Henry may be right about the potential advantages of such a scheme, but if anything he underestimates the difficulties and problems.

13

Kelly 09.12.07 at 9:12 pm

First one has to define what a “terrorist” is.
Unless and until that happens, this is useless. Remember “curveball”? The info there was shared by the Germans who also mentioned that the guy was a flake and likely a liar. Bush used the info anyway, instead of the documented and believeable info that the CIA provided him (see latest by Seymour Hersh.)
Also, we used to have a fellow that hung around the whitehouse that said “one man’s terrorist is another man’s freedom fighter” or words to that effect.

14

Leinad 09.12.07 at 11:55 pm

#11 Interpol are signally ineffective at counter-terrorism: there’s little evidence that the pretentious droning pap-rock that’s defined their career has any effect on terrorists, save perhaps making them want to hurt us more.

15

Chris Williams 09.13.07 at 10:02 am

Yet again, the advantage of being a historian is that I can say “Tried that”. Check out the international ‘Anti-Anarchist’ conferences of the early C20th, and why the UK and France refused to sign up to them (but, as F. Zuckerman has recently shown, their law enforcers were quite happy to co-operate unofficially with the Okrana).

There’s also good work on the broader history of this topic by M. Deflem and by H-H. Liang, respectively showing: how effective police co-operation requires that the police forces involved have a degree of ‘functional autonomy’ from their political masters; and how police co-operation didn’t develop as a technocratic process, but as an aspect of inter-state relations.

Jason Lane’s research on the impact of the Anglo-Irish agreement on RUC/GS co-operation suggests also that a more formalised approach actually damages long-standing informal connections.

But apart from that, nice one, Edwards.

16

Barry 09.13.07 at 11:41 am

“For six years the terms of the debate have been on the one side, “Let’s go kill a whole lot of people,” and on the other, “That’s really not such a good idea.””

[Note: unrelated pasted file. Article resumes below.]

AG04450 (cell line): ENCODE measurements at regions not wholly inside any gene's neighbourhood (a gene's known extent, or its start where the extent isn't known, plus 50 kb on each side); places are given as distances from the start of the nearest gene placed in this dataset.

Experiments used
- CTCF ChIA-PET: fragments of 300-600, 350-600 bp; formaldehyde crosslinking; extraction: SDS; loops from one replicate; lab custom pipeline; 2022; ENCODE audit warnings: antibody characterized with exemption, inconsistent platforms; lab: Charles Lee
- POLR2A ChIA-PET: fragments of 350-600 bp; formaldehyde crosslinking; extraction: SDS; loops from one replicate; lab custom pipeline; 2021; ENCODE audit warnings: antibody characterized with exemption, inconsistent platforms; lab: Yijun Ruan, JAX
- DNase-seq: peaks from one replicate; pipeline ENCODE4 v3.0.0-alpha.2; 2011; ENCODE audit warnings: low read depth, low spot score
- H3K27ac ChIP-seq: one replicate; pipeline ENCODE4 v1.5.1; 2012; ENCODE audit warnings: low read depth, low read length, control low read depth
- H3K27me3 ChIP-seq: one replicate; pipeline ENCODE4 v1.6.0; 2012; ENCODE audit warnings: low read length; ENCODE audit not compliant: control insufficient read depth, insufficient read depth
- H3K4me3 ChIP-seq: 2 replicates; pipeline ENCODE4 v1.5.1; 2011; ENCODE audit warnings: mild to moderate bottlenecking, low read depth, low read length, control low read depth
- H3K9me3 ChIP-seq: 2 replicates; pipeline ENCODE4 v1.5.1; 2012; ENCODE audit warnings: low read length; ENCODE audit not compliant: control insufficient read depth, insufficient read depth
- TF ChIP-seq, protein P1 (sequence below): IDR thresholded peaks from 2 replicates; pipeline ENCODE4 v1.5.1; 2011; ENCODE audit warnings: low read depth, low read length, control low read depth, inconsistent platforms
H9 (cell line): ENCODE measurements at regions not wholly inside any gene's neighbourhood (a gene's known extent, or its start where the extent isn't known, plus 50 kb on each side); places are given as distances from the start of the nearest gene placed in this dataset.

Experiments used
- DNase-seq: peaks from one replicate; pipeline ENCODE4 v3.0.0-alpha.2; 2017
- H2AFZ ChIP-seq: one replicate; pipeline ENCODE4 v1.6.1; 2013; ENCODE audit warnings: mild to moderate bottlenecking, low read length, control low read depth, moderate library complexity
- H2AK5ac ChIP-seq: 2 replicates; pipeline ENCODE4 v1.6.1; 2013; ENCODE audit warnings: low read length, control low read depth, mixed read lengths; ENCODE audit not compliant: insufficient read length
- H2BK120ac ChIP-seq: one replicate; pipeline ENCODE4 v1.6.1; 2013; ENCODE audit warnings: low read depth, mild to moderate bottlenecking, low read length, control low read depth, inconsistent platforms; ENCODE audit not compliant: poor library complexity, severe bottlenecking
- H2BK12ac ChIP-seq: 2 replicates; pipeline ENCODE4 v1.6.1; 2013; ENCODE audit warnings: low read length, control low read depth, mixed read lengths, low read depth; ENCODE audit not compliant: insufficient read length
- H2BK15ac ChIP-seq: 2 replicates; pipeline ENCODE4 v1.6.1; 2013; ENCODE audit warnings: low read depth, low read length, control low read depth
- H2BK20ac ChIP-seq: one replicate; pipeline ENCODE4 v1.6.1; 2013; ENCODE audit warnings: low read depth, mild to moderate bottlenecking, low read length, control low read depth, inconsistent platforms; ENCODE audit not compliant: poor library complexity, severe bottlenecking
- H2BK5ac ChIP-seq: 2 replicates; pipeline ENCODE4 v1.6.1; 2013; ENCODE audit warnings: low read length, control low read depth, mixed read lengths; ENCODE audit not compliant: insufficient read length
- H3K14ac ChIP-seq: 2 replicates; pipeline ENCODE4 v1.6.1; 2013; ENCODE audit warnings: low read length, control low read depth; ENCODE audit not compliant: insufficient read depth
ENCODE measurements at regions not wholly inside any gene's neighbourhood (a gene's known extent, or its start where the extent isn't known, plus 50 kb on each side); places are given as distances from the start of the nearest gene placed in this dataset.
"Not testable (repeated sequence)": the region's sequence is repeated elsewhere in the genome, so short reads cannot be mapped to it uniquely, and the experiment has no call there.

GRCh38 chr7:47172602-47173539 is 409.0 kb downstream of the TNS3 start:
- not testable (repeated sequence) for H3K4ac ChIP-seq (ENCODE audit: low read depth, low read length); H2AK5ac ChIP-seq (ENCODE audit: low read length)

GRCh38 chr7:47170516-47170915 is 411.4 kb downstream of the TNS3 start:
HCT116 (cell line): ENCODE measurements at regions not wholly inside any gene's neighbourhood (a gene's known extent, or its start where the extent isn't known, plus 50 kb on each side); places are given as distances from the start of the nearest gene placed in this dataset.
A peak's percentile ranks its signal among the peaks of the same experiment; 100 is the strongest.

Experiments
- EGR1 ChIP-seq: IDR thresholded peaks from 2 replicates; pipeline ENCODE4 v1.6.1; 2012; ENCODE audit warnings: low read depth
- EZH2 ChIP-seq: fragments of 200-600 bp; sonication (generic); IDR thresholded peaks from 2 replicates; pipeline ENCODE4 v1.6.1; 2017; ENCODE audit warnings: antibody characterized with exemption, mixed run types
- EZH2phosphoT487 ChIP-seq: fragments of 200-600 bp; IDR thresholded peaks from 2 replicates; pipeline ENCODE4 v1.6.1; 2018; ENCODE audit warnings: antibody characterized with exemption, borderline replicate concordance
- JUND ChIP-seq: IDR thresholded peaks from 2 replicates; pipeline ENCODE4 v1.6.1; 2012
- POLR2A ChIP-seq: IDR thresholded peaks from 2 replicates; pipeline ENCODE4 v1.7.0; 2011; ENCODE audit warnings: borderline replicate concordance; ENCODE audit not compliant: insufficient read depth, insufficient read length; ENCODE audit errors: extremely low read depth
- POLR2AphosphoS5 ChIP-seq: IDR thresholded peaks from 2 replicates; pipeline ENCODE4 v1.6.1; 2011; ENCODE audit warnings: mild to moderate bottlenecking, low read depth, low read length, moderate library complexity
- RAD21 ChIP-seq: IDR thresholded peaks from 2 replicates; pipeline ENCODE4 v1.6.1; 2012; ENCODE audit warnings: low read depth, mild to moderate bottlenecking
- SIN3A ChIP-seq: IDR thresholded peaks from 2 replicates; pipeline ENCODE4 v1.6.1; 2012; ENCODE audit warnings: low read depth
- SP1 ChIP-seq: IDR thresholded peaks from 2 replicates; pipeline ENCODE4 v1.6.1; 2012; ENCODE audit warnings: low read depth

Posted by Bloix

Which, of course, is productive, if successful. Restraining loons is a *good* thing.

17

Raphael 09.13.07 at 3:19 pm

As far as I know, there is already a good deal of information sharing between different countries’ intelligence agencies (and police divisions focussed on politically motivated crimes etc.) if the countries are more or less allied, and if they aren’t, I think such an organisation won’t make them share information, either.

18

c.l. ball 09.13.07 at 4:39 pm

I think Henry’s acknowledged most of the downsides mentioned in the comments, and made two good points about why CITO might still be worth pursuing.

Note that Edwards says it would “allow members to voluntarily share financial, police, customs and immigration intelligence.” So each member would presumably decide what it would put into CITO (otherwise, why the adverb ‘voluntarily’?). But it does not mention ‘domestic intelligence’ as we might normally use the term — by ‘police’ it is not clear that Edwards means the domestic intelligence branch of the FBI or organizations like MI-5.

I can also see a quasi-problem with customs and immigrations data-sharing: say a US citizen flies from Montreal to Havana, evading the US ban on travel to Cuba, but this data would be in the new CITO database presumably. Unless CITO barred non-terrorism prosecution uses, which would be difficult to define, it would be a new mechanism for governments to enforce unique national laws.

Sending reams of data to a central database sounds unwieldy on technical, privacy, and security levels. More helpful would be a set of procedures for querying other governments on suspects. Rather than rely on bilateral means for the US asking Germany about say, a suspected Pakistani national who entered the US via Germany or has called people in Germany from the US, the CITO members would be contacted jointly. It may be that Italy has more information. Of course, if bilateral or mini-lateral procedures like this are already strong, then this might be superfluous in most cases.

19

G. B. 09.14.07 at 4:10 am

Who needs something called CITO? Hell, we can’t even get the so-called Homeland Security to operate within the states…and now we want to include other countries!But then again, we see time after time how Europe smashes plots..uh, maybe we could learn something. Naw, we still know there’s WMD in Iraq.

20

R. Stanton Scott 09.14.07 at 1:00 pm

I think that such an information-sharing treaty is indeed possible, if states decide that non-state actors threaten their survival more than other states do. As globalization–and the finanacial and trade institutional structure that supports it–continues to bind states together, states may decide that a possible disruption of the global economy by terrorists presents more danger to survival than war with other states. After all, many states today fight more over market share than territory.

Corporations–run largely by the same elites that run states–will pressure political units to protect economies and the rules that make capitalism and trade possible. Sooner or later they will lobby to create processses–already developing to protect intellectual property rights, for example–designed to criminalize behavior that makes business riskier.

States cooperate on security only reluctantly, but we know from NATO that if they perceive a great enough threat they can overcome fear and jealousy and act collectively. This will happen if terrorism presents such a threat.